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Call for submissions: the YES issue

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aAh! – your arts and culture magazine


Millennials, listen up again: our lovely, liberal generation is also unfocused and vague. We think we know everything – which we kind of do – but mostly we don’t. This magazine hopes to present the opportunity for readers and writers to interrogate their own ideas about the world we’ve fallen into. Each issue will interrogate one important contemporary notion through our regular features, opinion pieces, spotlights, interviews, previews, art, poetry, flash fiction, photography and music.

This issue: YES.

“I am not a ‘yes’ person. No matter who you are married to, you still need to lead your life.” – Melania Trump

“By the side of the everlasting Why there is a Yes – a transitory Yes if you like, but a Yes.” – E.M. Forster

How often do you say yes? …yeah, yah, yep, yup, yus, mm hmm, uh huh, that’s right, indeedy. Is there really such a need for so many? Yes is a big, exclamative word – or can be. Some yeses are small and insincere. Yes can be a no in disguise. Yes is a yellow word, a family of nods and winks. A yes can be the selling of a lie.

Yes is a word of consent, permission and agreement. Yes is political word, something chanted by an angry mob. Yes is the ultimate hippy word, maybe more so than LOVE, as in: open yourself up to all, man: say YES. Which is like the yes of YES, the British prog band, or Yoko Ono’s famous yes, a small word at the top of a ladder written on the ceiling. At this point, yes could sound like nonsense, just a meaningless sound – which it is. Yeah, yeah, yeah…

In Old – and Middle-English, yes was a stronger, more forceful alternative to the word yea. So what happened to yea? Imagine your teenage self answering parental questions: Did you do your homework? Yes. How many different yeses sleep in the one word? Do you love me? …yes.

Yeses are full of nuance and personality. A yes can be dramatic, climatic, destructive, creative. In Molly Bloom’s famous soliloquy closing Joyce’s Ulysses, yes is more of a gesture than a word. Yes seems to be, as well as an answer, an experience of the world and the body, of simply being alive –

‘I was a Flower of the mountain yes when I put the rose in my hair like the Andalusian girls used or shall I wear a red yes and how he kissed me under the Moorish Wall and I thought well as well him as another and then I asked him with my eyes to ask again yes and then he asked me would I yes to say yes my mountain flower and first I put my arms around him yes and drew him down to me so he could feel my breasts all perfume yes and his heart was going like mad and yes I said yes I will Yes.’

This issue is about optimism, hope, affirmation (and its lack). Yessir! About conformity, belief and rebellion. So tell us, why yes? If not, why no? What is there to say yes to, and how can we be sure?


We are looking for features, previews, interviews, creative prose, poetry, artwork and photography that offers a critical, insightful and creative slant on the word YES. We are looking for inventive and thought-provoking perspectives in the hope to create a magazine that opens conversations and breaks convention.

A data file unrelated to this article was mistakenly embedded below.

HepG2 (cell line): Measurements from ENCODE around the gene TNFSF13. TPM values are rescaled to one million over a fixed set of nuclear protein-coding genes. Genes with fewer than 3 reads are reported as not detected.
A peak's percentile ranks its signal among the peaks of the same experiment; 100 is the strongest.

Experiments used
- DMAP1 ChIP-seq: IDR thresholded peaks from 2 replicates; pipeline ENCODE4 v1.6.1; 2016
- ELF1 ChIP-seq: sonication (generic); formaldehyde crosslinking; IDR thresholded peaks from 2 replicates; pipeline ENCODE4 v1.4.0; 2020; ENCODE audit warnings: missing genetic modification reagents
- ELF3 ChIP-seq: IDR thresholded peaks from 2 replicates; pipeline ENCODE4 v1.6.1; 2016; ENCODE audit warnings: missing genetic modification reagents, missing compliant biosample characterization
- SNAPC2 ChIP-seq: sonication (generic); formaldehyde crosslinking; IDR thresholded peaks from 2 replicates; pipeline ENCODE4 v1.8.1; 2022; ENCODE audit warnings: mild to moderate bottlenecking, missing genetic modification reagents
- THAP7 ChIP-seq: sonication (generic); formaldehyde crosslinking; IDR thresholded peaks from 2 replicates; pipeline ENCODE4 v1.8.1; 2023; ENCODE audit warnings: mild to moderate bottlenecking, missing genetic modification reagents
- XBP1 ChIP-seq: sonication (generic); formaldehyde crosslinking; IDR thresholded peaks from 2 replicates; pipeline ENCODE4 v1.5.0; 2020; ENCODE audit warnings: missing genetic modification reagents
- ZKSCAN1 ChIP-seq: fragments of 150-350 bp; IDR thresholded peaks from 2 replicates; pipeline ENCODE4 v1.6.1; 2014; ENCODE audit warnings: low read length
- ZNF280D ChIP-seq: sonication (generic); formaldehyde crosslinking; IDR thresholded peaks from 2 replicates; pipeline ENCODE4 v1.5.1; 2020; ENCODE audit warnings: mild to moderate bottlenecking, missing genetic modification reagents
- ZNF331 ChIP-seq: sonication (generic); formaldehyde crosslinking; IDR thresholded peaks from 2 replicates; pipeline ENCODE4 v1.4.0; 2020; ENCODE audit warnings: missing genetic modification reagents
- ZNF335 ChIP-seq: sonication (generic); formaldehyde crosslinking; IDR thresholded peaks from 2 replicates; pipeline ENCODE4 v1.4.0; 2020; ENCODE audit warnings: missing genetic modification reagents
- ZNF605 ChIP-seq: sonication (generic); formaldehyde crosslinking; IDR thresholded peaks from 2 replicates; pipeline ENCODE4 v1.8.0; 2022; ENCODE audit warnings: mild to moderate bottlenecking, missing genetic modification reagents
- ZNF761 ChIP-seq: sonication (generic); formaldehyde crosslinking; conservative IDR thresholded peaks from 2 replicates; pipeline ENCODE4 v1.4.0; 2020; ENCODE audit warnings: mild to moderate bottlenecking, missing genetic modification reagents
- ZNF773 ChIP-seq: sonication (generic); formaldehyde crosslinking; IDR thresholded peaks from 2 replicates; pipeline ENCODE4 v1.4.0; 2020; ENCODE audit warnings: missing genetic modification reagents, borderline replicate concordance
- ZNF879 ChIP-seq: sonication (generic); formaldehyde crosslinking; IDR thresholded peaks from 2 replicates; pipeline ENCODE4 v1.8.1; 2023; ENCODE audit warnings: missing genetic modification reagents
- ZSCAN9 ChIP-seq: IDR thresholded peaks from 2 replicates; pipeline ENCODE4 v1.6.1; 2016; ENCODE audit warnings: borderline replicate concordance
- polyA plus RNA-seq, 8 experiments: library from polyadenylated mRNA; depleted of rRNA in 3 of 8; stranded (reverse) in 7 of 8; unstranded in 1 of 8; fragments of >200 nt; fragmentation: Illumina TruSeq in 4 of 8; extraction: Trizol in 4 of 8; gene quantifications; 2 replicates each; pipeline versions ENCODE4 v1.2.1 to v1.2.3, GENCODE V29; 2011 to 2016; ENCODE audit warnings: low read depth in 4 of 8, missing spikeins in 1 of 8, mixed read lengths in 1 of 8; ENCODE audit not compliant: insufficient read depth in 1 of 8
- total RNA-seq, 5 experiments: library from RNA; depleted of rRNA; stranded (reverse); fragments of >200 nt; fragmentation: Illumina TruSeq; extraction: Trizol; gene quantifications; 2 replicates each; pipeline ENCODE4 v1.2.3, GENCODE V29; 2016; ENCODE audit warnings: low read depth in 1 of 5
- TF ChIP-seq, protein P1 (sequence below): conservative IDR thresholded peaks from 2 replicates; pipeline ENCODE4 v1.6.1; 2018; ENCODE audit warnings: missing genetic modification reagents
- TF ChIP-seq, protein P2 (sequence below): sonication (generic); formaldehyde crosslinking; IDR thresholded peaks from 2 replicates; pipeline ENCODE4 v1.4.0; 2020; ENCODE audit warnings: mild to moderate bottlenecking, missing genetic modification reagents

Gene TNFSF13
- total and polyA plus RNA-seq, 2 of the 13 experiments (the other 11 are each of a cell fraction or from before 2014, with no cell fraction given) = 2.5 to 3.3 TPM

We are open to all submissions related to the theme, but here are a few ideas to think about:

  • Consent and permission – it’s a small word that can completely change a story. What happens when the word YES is missing from a situation? What happens when we find ourselves saying YES to things we don’t want to?
  • Relationships – explore the balance between give and take. What happens when we say YES to another’s needs over our own? What happens when we say YES for all the wrong reasons?
  • Deal-makers and deal-breakers – YES is a word that can open up your world to something wholly different. Have you ever said YES to a person, a trip, or experience to find your life turned upside down?
  • The YES people – in politics, in business, in our everyday lives. Have we become the YES generation? And do we always understand what we are saying YES to?
  • When YES means NO – there can be a lot of deceit behind such a small word, and YES can become dangerous when misused as a cover-up or to keep others quiet.
  • Saying NO – sometimes we choose to say no, and say YES to anarchy, activism and protest. When? Why?
  • History – there have been moments in history where certain decisions have made us who we are today, and also times where a no should have been a YES. Talk to us about those moments.
  • Art – is there a type of art or music that is said YES to more than others? Why does some art make the cut over others? What do you think we should be saying YES to?
  • Psychology – we crave confirmation on social media, in relationships, in the concept of fame and stardom. What does it mean to need people to say YES to us? Why do we want to say YES to others?

Have an idea? Email us at aAh.editor@gmail.com to discuss.

Deadline: November, 2018

About the author / 

aAh!

Natalie Carragher is a lecturer in journalism at Manchester Met. She loves indie magazines and going to gigs. Follow her on Twitter @NatCarragher

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